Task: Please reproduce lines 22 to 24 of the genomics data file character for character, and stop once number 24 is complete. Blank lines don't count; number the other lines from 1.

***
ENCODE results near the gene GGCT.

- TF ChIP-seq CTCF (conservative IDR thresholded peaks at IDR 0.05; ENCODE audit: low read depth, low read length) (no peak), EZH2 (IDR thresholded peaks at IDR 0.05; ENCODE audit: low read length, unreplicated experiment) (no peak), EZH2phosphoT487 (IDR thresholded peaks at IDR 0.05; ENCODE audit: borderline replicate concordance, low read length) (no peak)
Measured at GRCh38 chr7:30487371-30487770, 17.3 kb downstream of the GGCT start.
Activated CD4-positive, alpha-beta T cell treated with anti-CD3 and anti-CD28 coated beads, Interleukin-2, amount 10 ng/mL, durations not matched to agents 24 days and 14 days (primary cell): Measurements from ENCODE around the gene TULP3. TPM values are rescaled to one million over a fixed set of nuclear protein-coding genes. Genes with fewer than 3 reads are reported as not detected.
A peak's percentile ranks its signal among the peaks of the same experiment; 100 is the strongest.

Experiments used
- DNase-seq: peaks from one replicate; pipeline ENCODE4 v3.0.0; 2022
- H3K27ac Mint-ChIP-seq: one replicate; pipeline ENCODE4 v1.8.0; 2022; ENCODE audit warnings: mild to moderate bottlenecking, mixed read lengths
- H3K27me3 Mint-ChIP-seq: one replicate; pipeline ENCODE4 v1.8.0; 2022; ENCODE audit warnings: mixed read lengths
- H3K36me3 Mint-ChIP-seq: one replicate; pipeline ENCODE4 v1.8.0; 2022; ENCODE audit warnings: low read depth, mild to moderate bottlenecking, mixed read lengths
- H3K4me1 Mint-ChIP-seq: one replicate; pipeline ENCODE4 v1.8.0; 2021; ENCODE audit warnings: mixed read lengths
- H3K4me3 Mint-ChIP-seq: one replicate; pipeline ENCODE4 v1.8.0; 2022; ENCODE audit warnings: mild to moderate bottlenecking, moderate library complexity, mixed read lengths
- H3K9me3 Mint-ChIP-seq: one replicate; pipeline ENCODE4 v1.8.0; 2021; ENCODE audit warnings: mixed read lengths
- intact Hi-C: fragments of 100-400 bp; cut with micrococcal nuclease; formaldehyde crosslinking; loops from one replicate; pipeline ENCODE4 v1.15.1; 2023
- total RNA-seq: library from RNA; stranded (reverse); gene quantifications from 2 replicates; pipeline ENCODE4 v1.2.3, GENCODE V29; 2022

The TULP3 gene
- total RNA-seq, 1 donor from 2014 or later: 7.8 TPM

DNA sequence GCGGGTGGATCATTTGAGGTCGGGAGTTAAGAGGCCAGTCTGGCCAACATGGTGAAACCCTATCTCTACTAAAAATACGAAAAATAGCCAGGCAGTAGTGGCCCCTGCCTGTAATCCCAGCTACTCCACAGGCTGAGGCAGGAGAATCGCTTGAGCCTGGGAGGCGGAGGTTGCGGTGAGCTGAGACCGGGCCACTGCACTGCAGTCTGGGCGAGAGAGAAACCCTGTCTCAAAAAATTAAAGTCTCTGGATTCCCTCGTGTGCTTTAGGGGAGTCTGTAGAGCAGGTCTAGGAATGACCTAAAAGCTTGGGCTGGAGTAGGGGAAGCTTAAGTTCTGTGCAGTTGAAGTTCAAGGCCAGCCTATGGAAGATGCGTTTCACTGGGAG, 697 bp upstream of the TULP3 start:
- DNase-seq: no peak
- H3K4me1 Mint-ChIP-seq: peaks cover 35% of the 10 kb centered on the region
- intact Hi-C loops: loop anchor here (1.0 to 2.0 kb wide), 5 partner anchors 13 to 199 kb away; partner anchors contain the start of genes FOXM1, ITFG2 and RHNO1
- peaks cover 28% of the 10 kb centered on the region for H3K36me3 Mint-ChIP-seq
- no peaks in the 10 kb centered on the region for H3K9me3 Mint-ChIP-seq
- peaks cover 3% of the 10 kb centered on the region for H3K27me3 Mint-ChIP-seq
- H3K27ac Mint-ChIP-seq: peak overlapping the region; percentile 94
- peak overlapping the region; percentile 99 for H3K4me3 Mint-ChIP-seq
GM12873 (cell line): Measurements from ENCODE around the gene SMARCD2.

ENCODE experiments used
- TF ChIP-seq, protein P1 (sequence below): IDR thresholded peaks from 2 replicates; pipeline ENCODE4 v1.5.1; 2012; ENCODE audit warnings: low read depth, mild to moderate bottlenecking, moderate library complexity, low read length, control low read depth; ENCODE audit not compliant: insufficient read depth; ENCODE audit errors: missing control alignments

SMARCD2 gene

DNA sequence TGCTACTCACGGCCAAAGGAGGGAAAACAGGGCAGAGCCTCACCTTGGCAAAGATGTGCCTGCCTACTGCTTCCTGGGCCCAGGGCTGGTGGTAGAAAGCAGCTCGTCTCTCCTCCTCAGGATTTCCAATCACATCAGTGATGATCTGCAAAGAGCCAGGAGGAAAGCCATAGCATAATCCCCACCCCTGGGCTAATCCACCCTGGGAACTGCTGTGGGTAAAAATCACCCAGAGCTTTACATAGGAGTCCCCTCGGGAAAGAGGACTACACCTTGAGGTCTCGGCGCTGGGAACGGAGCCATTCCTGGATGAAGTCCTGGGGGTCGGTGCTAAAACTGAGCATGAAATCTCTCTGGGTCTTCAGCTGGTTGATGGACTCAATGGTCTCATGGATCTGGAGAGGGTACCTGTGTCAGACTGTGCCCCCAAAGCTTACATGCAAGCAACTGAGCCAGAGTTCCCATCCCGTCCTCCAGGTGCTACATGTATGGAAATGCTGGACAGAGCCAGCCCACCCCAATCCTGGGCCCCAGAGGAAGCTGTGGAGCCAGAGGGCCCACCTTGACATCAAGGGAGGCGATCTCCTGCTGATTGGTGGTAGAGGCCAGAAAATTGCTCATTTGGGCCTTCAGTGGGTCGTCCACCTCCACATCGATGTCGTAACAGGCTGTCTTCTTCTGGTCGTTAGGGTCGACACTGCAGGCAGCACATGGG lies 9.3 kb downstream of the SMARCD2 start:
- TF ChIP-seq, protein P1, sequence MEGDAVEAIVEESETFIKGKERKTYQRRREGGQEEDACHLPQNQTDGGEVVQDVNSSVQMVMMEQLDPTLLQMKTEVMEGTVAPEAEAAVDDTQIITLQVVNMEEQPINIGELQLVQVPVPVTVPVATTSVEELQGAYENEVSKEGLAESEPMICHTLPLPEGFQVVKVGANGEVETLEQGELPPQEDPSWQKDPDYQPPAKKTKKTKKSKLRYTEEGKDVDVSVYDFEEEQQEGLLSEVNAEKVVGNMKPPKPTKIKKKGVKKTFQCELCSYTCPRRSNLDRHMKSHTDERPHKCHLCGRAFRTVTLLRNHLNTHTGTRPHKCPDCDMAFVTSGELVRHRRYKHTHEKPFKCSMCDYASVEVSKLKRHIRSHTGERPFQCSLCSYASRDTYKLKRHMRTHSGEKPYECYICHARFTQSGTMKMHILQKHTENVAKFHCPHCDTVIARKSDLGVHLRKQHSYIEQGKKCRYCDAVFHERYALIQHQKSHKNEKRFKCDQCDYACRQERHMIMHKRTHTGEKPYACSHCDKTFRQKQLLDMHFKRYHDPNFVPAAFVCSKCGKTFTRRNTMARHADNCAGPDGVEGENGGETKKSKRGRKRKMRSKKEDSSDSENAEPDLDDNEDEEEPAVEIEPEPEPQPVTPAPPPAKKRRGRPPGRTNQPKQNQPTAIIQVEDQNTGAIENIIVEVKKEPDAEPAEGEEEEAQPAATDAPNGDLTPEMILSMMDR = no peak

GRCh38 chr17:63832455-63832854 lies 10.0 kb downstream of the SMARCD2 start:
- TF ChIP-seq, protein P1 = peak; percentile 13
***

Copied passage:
- peaks cover 28% of the 10 kb centered on the region for H3K36me3 Mint-ChIP-seq
- no peaks in the 10 kb centered on the region for H3K9me3 Mint-ChIP-seq
- peaks cover 3% of the 10 kb centered on the region for H3K27me3 Mint-ChIP-seq